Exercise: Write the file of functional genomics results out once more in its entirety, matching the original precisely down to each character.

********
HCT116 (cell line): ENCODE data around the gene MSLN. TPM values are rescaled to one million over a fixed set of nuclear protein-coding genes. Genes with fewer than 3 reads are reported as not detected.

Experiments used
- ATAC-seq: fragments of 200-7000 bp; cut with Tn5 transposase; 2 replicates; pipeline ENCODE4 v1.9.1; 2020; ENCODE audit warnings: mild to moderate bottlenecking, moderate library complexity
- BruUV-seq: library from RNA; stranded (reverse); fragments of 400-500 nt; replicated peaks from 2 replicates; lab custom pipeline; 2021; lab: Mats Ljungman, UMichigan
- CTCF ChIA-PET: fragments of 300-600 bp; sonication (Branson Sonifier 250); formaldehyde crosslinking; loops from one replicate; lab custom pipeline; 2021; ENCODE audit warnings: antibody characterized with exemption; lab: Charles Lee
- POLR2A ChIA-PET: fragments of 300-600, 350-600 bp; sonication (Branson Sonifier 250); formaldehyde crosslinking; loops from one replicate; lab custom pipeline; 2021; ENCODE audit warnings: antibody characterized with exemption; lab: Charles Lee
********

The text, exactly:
HCT116 (cell line): ENCODE data around the gene MSLN. TPM values are rescaled to one million over a fixed set of nuclear protein-coding genes. Genes with fewer than 3 reads are reported as not detected.

Experiments used
- ATAC-seq: fragments of 200-7000 bp; cut with Tn5 transposase; 2 replicates; pipeline ENCODE4 v1.9.1; 2020; ENCODE audit warnings: mild to moderate bottlenecking, moderate library complexity
- BruUV-seq: library from RNA; stranded (reverse); fragments of 400-500 nt; replicated peaks from 2 replicates; lab custom pipeline; 2021; lab: Mats Ljungman, UMichigan
- CTCF ChIA-PET: fragments of 300-600 bp; sonication (Branson Sonifier 250); formaldehyde crosslinking; loops from one replicate; lab custom pipeline; 2021; ENCODE audit warnings: antibody characterized with exemption; lab: Charles Lee
- POLR2A ChIA-PET: fragments of 300-600, 350-600 bp; sonication (Branson Sonifier 250); formaldehyde crosslinking; loops from one replicate; lab custom pipeline; 2021; ENCODE audit warnings: antibody characterized with exemption; lab: Charles Lee